Health Sciences Capstone Projects

Receive updates for this collection

Using Participatory Methods to Create a Logic Model for Healthiest Babies Possible

Author: 
Peer reviewed: 
No, item is not peer reviewed.
Date created: 
2016-12
Abstract: 

Healthiest Babies Possible (HBP) is a perinatal nutrition program that supports women facing challenging life circumstances in Vancouver and Richmond. The program has existed since 1976 and has undergone multiple changes to its service delivery model. HBP is now embarking on an evaluation that will be used for quality improvement and to identify best practices that can be shared with other service agencies. Stakeholder engagement and participatory methods have led to successful evaluation plans in similar programs. This document focuses on engaging with an Evaluation Stakeholder Workgroup (ESW) consisting of partners, HBP staff, patient advisors, leadership and funders, to create a program logic model. The program logic model is intended to form the basis of a future evaluation plan.

Document type: 
Graduating extended essay / Research project
File(s): 
Senior supervisor: 
Malcolm Steinberg
Department: 
Health Sciences

Early Childhood Interventions to Promote Wellbeing and Prevent Mental Disorders: A Review of Research Evidence and Recommendations for Canadian Contexts

Author: 
Peer reviewed: 
No, item is not peer reviewed.
Date created: 
2016-11
Document type: 
Graduating extended essay / Research project
File(s): 
Senior supervisor: 
Charlotte Waddell
Department: 
Health Sciences

Exploring the Use of Quarterly Monitoring Reports in the STOP HIV/AIDS Initiative. A Mixed Method Study

Author: 
Peer reviewed: 
No, item is not peer reviewed.
Date created: 
2016
Abstract: 

This study aimed to explore the use of quarterly monitoring reports by STOP HIV/AIDS representatives from all Health Authorities in British Columbia. The STOP HIV/AIDS project is a provincial initiative that aims to reduce the burden of HIV/AIDS in British Columbia. The study deployed in-depth interviews with twelve key informants and a ten survey questionnaire to deepen our understanding of the usefulness and the role the quarterly monitoring reports play in informing program planning. The findings found reports to be useful to end-users and provide many benefits including evaluating progress, informing decision-making and a tool to compare work across Health Authorities. Findings also suggest changing the format of the reports, adding more indicators and providing a high level summary page of the report. Overall, informants found the report to be useful for monitoring progress, a tool to compare across Health Authorities and a rich source of data to refer to.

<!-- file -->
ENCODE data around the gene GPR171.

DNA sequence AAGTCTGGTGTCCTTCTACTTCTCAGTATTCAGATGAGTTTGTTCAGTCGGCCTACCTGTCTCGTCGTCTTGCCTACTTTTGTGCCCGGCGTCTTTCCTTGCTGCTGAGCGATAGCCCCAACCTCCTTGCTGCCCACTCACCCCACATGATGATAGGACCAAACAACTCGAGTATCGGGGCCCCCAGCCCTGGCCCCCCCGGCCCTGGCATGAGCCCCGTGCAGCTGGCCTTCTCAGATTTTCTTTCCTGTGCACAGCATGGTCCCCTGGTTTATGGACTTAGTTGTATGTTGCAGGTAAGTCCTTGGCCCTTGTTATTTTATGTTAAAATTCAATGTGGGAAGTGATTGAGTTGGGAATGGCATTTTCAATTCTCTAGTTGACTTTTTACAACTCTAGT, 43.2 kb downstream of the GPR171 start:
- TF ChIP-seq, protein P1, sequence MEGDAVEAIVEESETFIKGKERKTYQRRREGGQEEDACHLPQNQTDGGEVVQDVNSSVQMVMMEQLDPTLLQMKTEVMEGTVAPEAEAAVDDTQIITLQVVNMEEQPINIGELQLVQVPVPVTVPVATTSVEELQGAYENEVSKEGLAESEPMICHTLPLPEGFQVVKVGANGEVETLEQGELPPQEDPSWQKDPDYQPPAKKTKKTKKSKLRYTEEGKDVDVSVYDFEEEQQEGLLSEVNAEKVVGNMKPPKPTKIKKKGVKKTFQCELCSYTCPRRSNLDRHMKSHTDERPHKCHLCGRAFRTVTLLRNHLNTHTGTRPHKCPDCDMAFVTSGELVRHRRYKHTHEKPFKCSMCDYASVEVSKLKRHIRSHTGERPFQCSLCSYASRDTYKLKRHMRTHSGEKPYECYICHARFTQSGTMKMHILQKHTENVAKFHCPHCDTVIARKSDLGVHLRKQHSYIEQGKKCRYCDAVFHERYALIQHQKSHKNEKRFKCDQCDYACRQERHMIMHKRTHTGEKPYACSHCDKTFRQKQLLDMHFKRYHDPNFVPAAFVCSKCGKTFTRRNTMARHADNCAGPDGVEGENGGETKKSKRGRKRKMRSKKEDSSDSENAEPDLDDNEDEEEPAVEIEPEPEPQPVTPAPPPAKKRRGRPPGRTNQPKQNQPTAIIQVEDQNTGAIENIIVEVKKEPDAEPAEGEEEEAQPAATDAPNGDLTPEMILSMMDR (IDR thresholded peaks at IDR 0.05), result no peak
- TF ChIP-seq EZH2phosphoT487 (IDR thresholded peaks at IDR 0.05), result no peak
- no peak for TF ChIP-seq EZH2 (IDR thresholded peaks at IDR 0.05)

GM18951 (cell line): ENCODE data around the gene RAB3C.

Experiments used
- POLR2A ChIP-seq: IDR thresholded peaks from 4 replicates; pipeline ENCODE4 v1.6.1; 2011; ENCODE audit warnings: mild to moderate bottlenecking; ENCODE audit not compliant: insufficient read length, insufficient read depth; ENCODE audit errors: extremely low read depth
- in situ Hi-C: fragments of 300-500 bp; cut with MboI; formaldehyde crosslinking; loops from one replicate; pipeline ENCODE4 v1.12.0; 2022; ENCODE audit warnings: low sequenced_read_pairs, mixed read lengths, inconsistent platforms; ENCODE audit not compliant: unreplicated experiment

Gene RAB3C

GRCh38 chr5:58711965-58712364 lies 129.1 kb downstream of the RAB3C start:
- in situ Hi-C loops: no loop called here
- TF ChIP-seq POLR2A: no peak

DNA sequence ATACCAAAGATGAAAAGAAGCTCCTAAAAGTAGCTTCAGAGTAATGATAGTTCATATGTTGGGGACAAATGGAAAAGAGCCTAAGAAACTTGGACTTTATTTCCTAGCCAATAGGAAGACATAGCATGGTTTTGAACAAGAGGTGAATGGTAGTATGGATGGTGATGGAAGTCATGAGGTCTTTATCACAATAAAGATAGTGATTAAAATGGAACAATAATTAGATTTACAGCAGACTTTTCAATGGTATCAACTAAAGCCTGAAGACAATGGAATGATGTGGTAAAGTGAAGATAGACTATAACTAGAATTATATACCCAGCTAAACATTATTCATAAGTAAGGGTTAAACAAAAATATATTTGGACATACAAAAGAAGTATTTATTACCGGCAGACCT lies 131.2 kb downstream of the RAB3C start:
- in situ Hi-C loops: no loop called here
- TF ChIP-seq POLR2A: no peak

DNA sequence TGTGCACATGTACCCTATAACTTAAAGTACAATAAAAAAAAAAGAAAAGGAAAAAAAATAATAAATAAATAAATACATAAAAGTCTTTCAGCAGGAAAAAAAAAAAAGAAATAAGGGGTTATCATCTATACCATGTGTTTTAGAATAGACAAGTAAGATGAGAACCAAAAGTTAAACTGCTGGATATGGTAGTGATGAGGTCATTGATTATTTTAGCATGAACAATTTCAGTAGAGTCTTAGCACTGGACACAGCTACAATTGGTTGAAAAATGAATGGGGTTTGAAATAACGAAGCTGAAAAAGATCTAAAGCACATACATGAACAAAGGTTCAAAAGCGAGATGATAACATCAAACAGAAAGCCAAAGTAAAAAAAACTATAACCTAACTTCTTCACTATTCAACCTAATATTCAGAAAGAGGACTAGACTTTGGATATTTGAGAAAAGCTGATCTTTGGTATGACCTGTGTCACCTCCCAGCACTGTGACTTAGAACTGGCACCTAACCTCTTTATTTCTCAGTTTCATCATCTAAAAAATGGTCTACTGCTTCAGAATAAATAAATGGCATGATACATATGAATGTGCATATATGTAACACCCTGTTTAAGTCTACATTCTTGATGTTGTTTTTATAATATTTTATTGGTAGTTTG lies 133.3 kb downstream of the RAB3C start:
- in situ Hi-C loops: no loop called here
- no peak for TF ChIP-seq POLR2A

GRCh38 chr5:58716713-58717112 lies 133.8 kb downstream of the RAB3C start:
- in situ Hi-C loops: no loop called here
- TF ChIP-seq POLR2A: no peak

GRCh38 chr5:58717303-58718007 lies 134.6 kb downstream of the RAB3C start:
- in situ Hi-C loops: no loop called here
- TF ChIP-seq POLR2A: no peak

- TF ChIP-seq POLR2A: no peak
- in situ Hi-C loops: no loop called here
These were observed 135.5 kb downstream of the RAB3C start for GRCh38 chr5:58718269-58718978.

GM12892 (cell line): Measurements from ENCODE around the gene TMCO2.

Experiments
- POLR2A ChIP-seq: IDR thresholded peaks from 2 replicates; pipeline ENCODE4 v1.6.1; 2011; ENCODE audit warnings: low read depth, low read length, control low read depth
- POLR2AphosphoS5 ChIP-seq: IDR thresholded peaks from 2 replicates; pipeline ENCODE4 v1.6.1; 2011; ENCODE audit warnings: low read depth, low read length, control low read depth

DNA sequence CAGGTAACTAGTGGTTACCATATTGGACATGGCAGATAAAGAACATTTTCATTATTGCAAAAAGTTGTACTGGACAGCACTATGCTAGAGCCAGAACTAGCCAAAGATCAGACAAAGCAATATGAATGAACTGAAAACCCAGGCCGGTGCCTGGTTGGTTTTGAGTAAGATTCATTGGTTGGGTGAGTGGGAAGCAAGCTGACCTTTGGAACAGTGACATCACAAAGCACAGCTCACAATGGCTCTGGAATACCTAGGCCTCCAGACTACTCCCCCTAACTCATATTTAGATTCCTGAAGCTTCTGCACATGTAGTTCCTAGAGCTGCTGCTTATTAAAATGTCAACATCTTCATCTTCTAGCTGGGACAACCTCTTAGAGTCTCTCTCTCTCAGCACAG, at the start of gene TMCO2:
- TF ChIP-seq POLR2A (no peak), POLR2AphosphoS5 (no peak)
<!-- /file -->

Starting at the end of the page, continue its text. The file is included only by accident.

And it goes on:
Document type: 
Graduating extended essay / Research project
File(s): 
Senior supervisor: 
Bohdan Nosyk
Department: 
Health Sciences

The Social Inside: Critical Reflexivity, Autoethnography, and the NICYE Study

Author: 
Peer reviewed: 
No, item is not peer reviewed.
Date created: 
2016-07
Abstract: 

Community-based participatory research (CBPR) is a transformative research methodology that seeks to develop equitable partnerships between academic researchers and community partners in the research process. CBPR has grown in prominence in inequities-focused health research, yet critics have noted that insider-outsider tensions and unequal power relations often become reproduced, despite research partners’ best intentions. CBPR researchers suggest that “critical reflexivity” can illuminate the processes by which insider-outsider tensions come to be reproduced. However, critical reflexivity is underexplored in the CBPR literature. In this paper, I use autoethnography to analyze how social identity and positionality come to impact the research process, representation of voice, and production of knowledge within CBPR. Drawing on my own experiences as a researcher in the Naloxone and Inner City Youth study, I demonstrate how autoethnography can be used as a critically reflexive methodology by which CBPR researchers can better understand how insider-outsider power relations come to reproduced. Following my analysis, I discuss implications for CBPR and for using critical reflexivity in research. 

Document type: 
Graduating extended essay / Research project
File(s): 
Senior supervisor: 
Marina Morrow
Department: 
Health Sciences

Improving Barriers to Child and Adolescent Mental Health Outcomes in Ghana: A Narrative Review

Peer reviewed: 
No, item is not peer reviewed.
Date created: 
2016-07
Abstract: 

There is increasing evidence that suggests that mental health problems affect 10-20 per cent of children and adolescents worldwide. Despite the increasing contribution of mental health to the total burden of disease and the impacts of mental disorders, policies, plans and programs to address mental health has been given less attention, particularly in low resource poor settings. Ghana is one such setting. Addressing the burden of poor mental health poses many challenges at the public health level in Ghana. This capstone presents a narrative review of the existing literature to identify barriers to improving mental health care services and, particularly, to discuss their relevance to child and adolescent mental health in Ghana. Key barriers identified include: the low priority attached to mental health service delivery as a public health issue, scarcity of resources for mental health, inequities in access to mental health care and the lack of collaboration formal and informal health providers. Recommendations for overcoming these barriers centered on the need to increase political will, the need for greater advocacy and clear policy and legislation to reduce the unmet needs to children and adolescents in Ghana. 

Document type: 
Graduating extended essay / Research project
File(s): 
Senior supervisor: 
Kelley Lee
Department: 
Health Sciences

Application of Evidence- or Theory-Based Retention Strategies in Health-Related Research Involving "Hard-to-Reach" or "Vulnerable" Populations: A Systematic Review

Author: 
Peer reviewed: 
No, item is not peer reviewed.
Date created: 
2016-08
Abstract: